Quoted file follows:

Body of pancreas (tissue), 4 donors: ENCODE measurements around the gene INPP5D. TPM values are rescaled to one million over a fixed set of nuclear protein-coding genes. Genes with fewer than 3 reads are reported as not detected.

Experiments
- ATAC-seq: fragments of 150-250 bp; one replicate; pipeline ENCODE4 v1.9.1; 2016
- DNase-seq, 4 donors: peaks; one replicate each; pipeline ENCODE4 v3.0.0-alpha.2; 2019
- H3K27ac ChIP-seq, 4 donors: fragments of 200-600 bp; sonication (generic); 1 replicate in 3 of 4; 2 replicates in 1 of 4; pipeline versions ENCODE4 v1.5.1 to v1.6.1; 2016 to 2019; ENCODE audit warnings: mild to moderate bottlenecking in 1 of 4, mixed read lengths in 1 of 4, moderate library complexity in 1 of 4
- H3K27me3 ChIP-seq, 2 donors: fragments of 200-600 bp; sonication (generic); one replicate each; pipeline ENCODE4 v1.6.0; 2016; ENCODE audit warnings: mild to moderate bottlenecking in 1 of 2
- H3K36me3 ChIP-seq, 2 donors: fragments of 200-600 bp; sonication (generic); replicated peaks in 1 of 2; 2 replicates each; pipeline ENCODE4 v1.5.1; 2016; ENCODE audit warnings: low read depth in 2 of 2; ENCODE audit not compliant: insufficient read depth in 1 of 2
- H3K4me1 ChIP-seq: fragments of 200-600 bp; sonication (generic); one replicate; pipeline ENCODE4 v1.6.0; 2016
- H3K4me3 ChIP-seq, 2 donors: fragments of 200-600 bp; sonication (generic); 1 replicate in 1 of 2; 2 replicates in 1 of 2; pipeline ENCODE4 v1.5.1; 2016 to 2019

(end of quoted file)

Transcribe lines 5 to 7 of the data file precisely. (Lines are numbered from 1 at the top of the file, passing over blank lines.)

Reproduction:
- H3K27ac ChIP-seq, 4 donors: fragments of 200-600 bp; sonication (generic); 1 replicate in 3 of 4; 2 replicates in 1 of 4; pipeline versions ENCODE4 v1.5.1 to v1.6.1; 2016 to 2019; ENCODE audit warnings: mild to moderate bottlenecking in 1 of 4, mixed read lengths in 1 of 4, moderate library complexity in 1 of 4
- H3K27me3 ChIP-seq, 2 donors: fragments of 200-600 bp; sonication (generic); one replicate each; pipeline ENCODE4 v1.6.0; 2016; ENCODE audit warnings: mild to moderate bottlenecking in 1 of 2
- H3K36me3 ChIP-seq, 2 donors: fragments of 200-600 bp; sonication (generic); replicated peaks in 1 of 2; 2 replicates each; pipeline ENCODE4 v1.5.1; 2016; ENCODE audit warnings: low read depth in 2 of 2; ENCODE audit not compliant: insufficient read depth in 1 of 2